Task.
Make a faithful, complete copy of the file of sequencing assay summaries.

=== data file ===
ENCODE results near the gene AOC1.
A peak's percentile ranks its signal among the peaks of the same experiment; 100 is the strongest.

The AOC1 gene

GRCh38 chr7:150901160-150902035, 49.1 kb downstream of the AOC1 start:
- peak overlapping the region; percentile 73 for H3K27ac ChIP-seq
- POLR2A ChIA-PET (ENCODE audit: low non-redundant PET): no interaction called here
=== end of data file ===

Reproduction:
ENCODE results near the gene AOC1.
A peak's percentile ranks its signal among the peaks of the same experiment; 100 is the strongest.

The AOC1 gene

GRCh38 chr7:150901160-150902035, 49.1 kb downstream of the AOC1 start:
- peak overlapping the region; percentile 73 for H3K27ac ChIP-seq
- POLR2A ChIA-PET (ENCODE audit: low non-redundant PET): no interaction called here